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Teaching Gender Equality without 'Preaching' Gender Equality - Happy International Women's Day!




Here at My Primary Tutor, we’re excited to be celebrating International Women’s Day 2021. The theme of this year’s event is #choosetochallenge, and we feel that one of the most effective ways to challenge gender stereotypes and to raise awareness of women’s issues is to educate the younger generation, and we know that parents will be behind us!


With this in mind, and in order to help our lovely tutees to grow up in a world where gender stereotypes are on the wane, we have chosen to write our blog this week with lots of different resources which we feel are a gentle, empowering way to introduce younger children to concepts which can be challenging!


Fantastically Great Women Who Changed The World by Kate Pankhurst



We feel that this book is truly inspirational! It has some very easy to access stories of women throughout history who have challenged gender roles and forged their own paths – often at great personal cost. It includes stories about Jane Austen, Emmeline Pankhurst and Rosa Parks among many others and is a lovely read with a KS1 child.



For slightly older children (we think this book is probably best for upper KS2), Girls Are the Best by Sandi Toksvig is a great read, pointing out women who have changed the world and raising awareness that history is often written by the winners (which in the past has mainly been men).


Disney’s Moana

Moana is currently on Disney+

Disney have not always had a history of writing women with strong, independent roles to play, but in recent years this has all changed. A particular favourite in my house at the moment (i.e. I’ve watched it 16 million times and know the Maui rap off by heart) is Moana, the story of a princess who dreams of more than the small world which her parents coddle her in. I also love Brave (Kelly McDonald is lovely in it) but the bear is a bit scary for my youngest.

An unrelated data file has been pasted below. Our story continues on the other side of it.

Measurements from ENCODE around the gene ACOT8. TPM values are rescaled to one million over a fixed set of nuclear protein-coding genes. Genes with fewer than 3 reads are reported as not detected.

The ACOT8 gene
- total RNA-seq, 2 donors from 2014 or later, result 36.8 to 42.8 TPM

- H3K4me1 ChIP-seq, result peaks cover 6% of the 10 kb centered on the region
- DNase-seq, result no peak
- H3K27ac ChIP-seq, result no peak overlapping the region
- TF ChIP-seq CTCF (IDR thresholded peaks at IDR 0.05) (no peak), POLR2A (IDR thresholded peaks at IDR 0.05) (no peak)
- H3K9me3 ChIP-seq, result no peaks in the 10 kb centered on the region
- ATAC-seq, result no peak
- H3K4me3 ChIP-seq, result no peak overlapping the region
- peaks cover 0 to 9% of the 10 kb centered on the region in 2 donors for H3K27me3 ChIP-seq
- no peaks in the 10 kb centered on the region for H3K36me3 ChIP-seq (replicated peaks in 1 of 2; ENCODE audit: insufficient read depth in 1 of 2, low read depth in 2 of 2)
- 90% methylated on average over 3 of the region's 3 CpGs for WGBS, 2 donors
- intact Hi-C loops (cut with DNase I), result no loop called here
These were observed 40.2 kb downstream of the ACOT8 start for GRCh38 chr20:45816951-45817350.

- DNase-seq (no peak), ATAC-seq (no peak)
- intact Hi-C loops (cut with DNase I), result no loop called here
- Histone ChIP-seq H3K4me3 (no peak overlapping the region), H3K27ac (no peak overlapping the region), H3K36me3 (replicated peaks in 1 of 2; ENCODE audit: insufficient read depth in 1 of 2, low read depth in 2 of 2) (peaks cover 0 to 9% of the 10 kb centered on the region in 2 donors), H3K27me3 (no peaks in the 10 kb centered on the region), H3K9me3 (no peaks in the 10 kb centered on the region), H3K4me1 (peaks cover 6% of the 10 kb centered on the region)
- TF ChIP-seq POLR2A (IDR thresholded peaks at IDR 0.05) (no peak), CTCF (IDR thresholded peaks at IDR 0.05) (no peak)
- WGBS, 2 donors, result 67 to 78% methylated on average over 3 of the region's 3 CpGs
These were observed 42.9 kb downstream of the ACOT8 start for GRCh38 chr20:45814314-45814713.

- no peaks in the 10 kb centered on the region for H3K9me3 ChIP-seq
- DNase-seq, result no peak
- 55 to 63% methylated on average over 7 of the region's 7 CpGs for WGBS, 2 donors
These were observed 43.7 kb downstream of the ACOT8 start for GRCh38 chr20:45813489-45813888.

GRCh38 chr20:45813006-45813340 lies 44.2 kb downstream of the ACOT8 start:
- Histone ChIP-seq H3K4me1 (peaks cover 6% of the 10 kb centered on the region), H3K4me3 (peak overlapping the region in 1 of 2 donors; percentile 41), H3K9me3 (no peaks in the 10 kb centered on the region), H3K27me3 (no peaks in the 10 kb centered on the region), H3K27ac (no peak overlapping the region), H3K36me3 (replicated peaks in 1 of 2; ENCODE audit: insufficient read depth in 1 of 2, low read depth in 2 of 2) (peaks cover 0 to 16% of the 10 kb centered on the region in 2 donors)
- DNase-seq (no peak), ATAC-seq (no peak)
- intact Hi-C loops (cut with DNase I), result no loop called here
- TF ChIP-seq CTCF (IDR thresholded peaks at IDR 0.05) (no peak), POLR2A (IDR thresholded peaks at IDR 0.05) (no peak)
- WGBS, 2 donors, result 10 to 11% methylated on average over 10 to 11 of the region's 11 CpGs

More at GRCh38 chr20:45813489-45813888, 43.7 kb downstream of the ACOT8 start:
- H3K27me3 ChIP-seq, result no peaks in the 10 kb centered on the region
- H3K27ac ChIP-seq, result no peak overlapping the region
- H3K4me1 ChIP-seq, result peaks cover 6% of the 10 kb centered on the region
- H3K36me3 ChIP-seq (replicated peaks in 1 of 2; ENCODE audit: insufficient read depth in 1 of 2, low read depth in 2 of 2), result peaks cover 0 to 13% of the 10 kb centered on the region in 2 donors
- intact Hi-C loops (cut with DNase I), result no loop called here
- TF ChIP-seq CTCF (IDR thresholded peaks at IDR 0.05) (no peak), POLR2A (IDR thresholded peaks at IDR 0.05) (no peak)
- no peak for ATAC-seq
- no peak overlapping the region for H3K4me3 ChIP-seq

She-Rah

She-Ra is currently on Netflix

OK, this one is partly on the list because I loved it when I was small, but there has been a real benefit to sharing these programs (and their updates) with my children. One of the best benefits is that my son also loves watching them. Of course, it’s important for us as parents to empower our daughters, but we also need to be showing our sons that women are partners to be valued and respected – and that shows featuring them are just as good as those with male heroes! Watching my 6 year old enjoying She-Ra, and discussing what we like best about her afterwards is one way of achieving this without forcing the issue.


Katie Morag



Of course, Katie Morag has been going for years, and her books are classics, but the CBeebies show is wonderful too. Full of strong female role models and teaching independence and creativity, it is hugely popular in my house. Double-super bonus added because it can be viewed in Gaelic!


We hope you've enjoyed our suggestions! What are your top resources for making younger children more aware of gender equality and strong female role models?
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